Hardit Malik

First World War


Hardit Malik, or the ‘Flying Sikh’ as he became known, was the first Indian pilot to join the RFC. Born on 23 November 1894 in Rawalpindi in India, he was sent to England at the age of 14 to complete his education. Here, he attended Eastbourne College and went on to study history at Oxford. A keen sportsman, he played cricket for both his university and the county of Sussex.

With the outbreak of war, Malik was determined to serve, and volunteered for the army. His race proved a barrier, however, and he was rejected by the army twice. Seeking service elsewhere, Malik was accepted by the French Red Cross and later applied to join the French Air Service. His former university tutor, Francis Fortescue Urquhart, was outraged by Malik’s treatment and wrote to the Commander of the RFC. Malik was subsequently given an ‘honorary’ commission as a Second Lieutenant and posted to No. 28 Squadron on the Western Front in October 1917. Just weeks into his posting, Malik accompanied his flight commander in an attack on an enemy airfield. While Malik did successfully shoot down one enemy aircraft, the poor weather conditions and unexpectedly large numbers of German fighters led to a challenging encounter that resulted in Malik’s aircraft being hit by at least 450 bullets. For the rest of his life, Malik had bullet fragments lodged in his knee. He was briefly posted in Italy, but returned to England in February 1918 after developing an allergy to the castor oil used in the engine of his Sopwith Camel. Here, he joined No. 141 Squadron and flew two-seater Bristol Fighters on Home Defence duties. A few months later, in the summer of 1918, Malik went to France, where he remained for the duration of the war.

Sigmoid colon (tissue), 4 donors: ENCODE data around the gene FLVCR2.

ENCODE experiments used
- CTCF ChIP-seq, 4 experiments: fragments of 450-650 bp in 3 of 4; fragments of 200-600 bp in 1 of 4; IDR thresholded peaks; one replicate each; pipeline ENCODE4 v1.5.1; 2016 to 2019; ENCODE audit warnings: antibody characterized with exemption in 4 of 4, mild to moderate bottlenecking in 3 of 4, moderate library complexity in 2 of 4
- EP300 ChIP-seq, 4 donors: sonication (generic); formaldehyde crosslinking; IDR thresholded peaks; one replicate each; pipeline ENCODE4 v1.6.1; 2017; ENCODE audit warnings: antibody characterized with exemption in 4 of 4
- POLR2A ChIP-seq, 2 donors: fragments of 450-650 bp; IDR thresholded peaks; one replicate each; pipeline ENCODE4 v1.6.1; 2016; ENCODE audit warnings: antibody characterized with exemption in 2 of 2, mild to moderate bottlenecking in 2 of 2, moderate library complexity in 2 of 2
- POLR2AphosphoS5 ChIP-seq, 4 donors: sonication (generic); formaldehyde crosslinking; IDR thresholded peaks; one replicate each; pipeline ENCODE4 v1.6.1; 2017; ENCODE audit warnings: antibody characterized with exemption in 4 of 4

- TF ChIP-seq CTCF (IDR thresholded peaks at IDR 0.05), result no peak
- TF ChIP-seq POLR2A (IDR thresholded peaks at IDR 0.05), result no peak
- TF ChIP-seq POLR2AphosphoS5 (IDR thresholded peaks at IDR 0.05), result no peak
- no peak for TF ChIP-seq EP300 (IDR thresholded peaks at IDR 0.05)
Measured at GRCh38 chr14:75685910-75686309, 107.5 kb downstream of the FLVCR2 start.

Officially credited with two kills (although he claimed six), Malik was one of only four Indian pilots to fly with the RFC. He was the only Indian aviator that survived the First World War. Following the war, Malik enjoyed an accomplished career as a civil servant and diplomat. He was involved in the early discussions that led to the formation of the Indian Air Force.

On 30 October 1985, at the age of 90, Malik died in New Delhi.